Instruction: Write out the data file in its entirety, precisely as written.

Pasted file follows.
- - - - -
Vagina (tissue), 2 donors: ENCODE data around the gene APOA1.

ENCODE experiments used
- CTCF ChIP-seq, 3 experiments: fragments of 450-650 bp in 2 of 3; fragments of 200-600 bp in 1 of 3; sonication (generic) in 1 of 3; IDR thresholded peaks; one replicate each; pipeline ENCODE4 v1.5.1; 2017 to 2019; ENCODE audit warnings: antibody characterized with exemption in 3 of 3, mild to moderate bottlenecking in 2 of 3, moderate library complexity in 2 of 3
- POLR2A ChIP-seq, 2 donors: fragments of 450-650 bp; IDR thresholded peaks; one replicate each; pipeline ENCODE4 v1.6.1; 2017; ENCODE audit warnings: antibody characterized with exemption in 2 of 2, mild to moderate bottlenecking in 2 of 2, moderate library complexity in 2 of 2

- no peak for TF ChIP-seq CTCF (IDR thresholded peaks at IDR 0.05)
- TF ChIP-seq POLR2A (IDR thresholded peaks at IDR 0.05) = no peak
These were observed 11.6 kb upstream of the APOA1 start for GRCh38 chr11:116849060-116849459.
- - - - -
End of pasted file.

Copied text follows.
Vagina (tissue), 2 donors: ENCODE data around the gene APOA1.

ENCODE experiments used
- CTCF ChIP-seq, 3 experiments: fragments of 450-650 bp in 2 of 3; fragments of 200-600 bp in 1 of 3; sonication (generic) in 1 of 3; IDR thresholded peaks; one replicate each; pipeline ENCODE4 v1.5.1; 2017 to 2019; ENCODE audit warnings: antibody characterized with exemption in 3 of 3, mild to moderate bottlenecking in 2 of 3, moderate library complexity in 2 of 3
- POLR2A ChIP-seq, 2 donors: fragments of 450-650 bp; IDR thresholded peaks; one replicate each; pipeline ENCODE4 v1.6.1; 2017; ENCODE audit warnings: antibody characterized with exemption in 2 of 2, mild to moderate bottlenecking in 2 of 2, moderate library complexity in 2 of 2

- no peak for TF ChIP-seq CTCF (IDR thresholded peaks at IDR 0.05)
- TF ChIP-seq POLR2A (IDR thresholded peaks at IDR 0.05) = no peak
These were observed 11.6 kb upstream of the APOA1 start for GRCh38 chr11:116849060-116849459.